Photosynthesis is notoriously inefficient. Scientists at the University of Illinois have used GM modification to boost photosynthesis efficiency by 40%. For some reason they were working on tobacco, but are now trying the same technology on food crops like cowpeas and soya beans.

  9. Brian: Brian:

    There are an estimated 1,462 species of recorded edible insects according to the Food and Agriculture Organization of the United Nations (FAO).

    If you google “edible insects Brisbane” to see who supplies edible insects at a place near you and the equipment for insect farming..
    I certainly wasn’t eating rare and vulnerable insects.
    Think of cricket farming a way of converting compost to high quality protein.
    Commercial kelp harvesting is one way of using algae for food and other useful products. Problem is, global warming is killing off the kelp forests.

  10. Insects and insect farming may be part of the mix. However, we need to keep the sea level from rising and flooding island nations and food producing deltas.

    There is a big problem with food distribution and food waste. I’ve seen estimates that we currently waste about half the food we produce. However, getting that waste, say from a bin near the local supermarket, to where people are starving, presents problems.

    Another biggie is water availability to grow food. Many places, the USA for example, are effectively mining underwater aquifers in an unsustainable way. Also the pattern of land ice formation and spring/summer melt will change. There is particular interest in developments like the one near Port Augusta where hothouse tomatoes are to be grown using desal water with solar power. I think we are going to see a lot more of that kind of thing.

  11. Brian:

    There is particular interest in developments like the one near Port Augusta where hothouse tomatoes are to be grown using desal water with solar power. I think we are going to see a lot more of that kind of thing.

    We are already seeing extensive use of hydroponics to grow things like lettuce. The big attraction is that excess water is collected and recycled with the result that both water and fertilizer use is minimized compared with growing stuff in the ground. Add a fish tank to the circuit and you would be living in relative luxury. Add an insect farm that uses vegetable waste as food and….
    If the system is in a hothouse/cool house there is the potential to to grow crops and produce animal protein despite what is happening with the weather.

  12. Australian food production is based on imported species that are not particularly suitable for parts of Aus that are affected by droughts and flooding rains. For example, sheep and cattle are slow breeders that take a over a years to reach sexual maturity and, even then, producing something like one offspring per yr. Too much time recovering after a drought and too much food being eaten by breeders compared with meat and milk producers. (Even worse, hoofed animals that damage the environment with their hooves.)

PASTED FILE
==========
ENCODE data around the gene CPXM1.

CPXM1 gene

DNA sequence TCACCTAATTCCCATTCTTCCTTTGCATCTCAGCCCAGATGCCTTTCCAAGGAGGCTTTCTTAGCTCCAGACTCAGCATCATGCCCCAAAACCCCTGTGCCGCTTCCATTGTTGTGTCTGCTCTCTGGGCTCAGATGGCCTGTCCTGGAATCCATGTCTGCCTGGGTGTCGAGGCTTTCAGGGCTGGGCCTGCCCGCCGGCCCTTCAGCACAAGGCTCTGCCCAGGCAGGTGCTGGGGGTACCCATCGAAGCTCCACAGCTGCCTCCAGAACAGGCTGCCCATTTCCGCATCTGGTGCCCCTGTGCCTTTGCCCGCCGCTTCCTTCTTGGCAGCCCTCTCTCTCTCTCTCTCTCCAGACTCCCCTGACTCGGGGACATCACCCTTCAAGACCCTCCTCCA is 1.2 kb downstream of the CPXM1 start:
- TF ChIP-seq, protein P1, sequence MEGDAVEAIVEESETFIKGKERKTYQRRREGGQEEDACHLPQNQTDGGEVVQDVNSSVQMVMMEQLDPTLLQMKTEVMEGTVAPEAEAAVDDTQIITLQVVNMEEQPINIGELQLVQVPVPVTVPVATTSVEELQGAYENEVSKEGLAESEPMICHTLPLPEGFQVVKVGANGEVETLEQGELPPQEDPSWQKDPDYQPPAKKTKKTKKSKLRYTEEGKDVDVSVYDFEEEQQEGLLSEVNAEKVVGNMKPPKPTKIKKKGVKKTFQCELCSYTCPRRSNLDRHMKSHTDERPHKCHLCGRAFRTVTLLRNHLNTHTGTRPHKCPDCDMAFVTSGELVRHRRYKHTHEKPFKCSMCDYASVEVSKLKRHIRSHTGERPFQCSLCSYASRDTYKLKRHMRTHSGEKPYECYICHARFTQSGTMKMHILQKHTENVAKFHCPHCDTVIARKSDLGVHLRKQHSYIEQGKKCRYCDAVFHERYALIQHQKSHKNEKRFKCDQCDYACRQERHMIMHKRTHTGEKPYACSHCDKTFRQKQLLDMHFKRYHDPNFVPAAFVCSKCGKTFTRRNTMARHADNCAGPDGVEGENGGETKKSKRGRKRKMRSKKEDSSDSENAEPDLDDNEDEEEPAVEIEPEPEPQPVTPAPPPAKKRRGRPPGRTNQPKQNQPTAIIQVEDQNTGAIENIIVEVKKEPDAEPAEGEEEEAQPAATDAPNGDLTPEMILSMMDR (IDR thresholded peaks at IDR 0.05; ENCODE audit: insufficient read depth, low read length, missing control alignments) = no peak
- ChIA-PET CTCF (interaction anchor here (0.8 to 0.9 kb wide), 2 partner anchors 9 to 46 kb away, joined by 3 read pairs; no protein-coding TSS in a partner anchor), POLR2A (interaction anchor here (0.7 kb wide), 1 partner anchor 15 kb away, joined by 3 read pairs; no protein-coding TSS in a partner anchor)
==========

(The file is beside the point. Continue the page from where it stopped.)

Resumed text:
The there are crops that need “good follow up rain” in addition to the rain needed to get a crop to germinate.
    What I observed in the Pilbara was a sudden blooming after heavy rain with the blooming able to go all the way to seeding or expansion of the tuber system before the dry took over again.
    More research should be going into finding plants and animals that can be used as feed sources in difficult country. (I try not to think about breeding like rabbits but perhaps we should be thinking about free ranging rabbits, camels, kangaroos and…..
    We might also think about opportunity farming. The sort of farming that is mobile take advantage of local rainfall and harvest some of the run-off?

  13. Brian

    There is particular interest in developments like the one near Port Augusta where hothouse tomatoes are to be grown using desal water with solar power. I think we are going to see a lot more of that kind of thing.

    Yep, I’ve linked to it before.
    https://www.saharaforestproject.com/
    Well worth pursuing in the North west of Australia.
    The salt ends up useable too.

  14. Kangaroos have a nifty ability, John.

    A pregnant female can put her embryo into ‘suspended animation’ (likely has a real, proper biological name) if the availability of feed reduces – as it frequently does in many parts of this mostly bl**dy desert Continent.

    Nifty, eh?

    But a kangaroo farmer would need to take a long term view.
    Or dry the meat out.

    Too expensive (in joules, KWatt-Hours, or EROI) to refrigerate, I reckon.

    Just a guess.
    No links.
    No idea.

  15. Ambi, I think you’ll find that kangaroos are slaughtered onsite and the carcass goes into a mobile refrigerated unit. The Russians sometimes find health issues, but that’s because they want to give us sh*t over something.

    They are impossible to herd, and need very high and strong fences if you want to keep them in.

    Too many can strip the land bare, as their teeth can grab anything that protrudes above ground level.